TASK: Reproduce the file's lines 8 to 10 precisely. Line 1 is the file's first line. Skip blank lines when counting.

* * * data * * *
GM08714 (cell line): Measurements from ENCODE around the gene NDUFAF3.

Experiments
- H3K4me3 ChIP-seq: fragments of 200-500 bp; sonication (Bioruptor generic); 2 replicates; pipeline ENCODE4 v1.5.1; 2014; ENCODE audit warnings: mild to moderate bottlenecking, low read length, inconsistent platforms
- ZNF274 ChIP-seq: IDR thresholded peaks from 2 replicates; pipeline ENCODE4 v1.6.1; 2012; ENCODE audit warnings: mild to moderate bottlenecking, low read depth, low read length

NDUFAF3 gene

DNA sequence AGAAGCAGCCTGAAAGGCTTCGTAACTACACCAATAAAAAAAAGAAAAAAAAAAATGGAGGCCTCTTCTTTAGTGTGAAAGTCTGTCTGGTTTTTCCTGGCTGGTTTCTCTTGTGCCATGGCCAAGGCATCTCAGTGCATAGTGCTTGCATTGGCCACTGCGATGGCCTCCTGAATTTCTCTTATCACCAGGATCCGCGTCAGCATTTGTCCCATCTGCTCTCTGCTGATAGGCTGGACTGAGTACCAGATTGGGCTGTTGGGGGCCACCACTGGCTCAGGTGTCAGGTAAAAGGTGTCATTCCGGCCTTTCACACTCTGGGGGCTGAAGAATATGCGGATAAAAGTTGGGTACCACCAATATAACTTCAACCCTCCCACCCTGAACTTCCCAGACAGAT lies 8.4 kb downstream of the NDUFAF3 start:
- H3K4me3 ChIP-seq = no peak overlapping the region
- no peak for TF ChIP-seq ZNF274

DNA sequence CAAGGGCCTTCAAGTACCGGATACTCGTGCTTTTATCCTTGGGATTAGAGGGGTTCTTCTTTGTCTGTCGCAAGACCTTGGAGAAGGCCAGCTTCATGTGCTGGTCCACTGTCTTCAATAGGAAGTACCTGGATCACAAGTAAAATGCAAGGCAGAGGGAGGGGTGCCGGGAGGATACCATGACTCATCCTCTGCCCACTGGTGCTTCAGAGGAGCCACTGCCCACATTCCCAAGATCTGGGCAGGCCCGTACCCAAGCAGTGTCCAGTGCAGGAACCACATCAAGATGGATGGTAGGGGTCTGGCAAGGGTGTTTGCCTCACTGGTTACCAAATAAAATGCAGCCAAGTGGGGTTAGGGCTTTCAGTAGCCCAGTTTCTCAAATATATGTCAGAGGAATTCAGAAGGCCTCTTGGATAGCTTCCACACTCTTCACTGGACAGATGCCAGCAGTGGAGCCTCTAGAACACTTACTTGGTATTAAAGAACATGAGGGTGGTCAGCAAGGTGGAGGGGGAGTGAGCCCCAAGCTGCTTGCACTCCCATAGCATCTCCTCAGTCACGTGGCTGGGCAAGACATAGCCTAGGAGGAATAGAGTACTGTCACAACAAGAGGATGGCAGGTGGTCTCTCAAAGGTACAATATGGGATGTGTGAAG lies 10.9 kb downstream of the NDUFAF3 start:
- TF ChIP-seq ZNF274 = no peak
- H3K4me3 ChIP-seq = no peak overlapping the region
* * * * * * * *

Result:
- no peak for TF ChIP-seq ZNF274

DNA sequence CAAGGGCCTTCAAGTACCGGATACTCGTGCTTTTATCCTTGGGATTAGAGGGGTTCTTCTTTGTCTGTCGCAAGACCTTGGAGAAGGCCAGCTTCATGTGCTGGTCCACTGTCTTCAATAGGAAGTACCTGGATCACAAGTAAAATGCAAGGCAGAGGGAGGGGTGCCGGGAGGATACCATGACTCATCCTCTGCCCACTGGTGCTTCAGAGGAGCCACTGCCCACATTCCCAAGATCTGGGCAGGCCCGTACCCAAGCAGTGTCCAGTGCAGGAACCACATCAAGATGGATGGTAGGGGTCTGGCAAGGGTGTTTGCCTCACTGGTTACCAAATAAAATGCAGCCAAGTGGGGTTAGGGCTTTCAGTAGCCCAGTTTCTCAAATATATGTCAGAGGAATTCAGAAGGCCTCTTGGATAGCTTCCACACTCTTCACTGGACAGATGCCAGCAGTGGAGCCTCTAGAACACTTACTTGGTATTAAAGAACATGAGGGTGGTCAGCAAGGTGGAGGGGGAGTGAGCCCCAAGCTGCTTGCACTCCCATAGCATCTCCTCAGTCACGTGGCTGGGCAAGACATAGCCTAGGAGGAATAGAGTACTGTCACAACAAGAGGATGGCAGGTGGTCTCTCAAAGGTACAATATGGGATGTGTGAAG lies 10.9 kb downstream of the NDUFAF3 start:
- TF ChIP-seq ZNF274 = no peak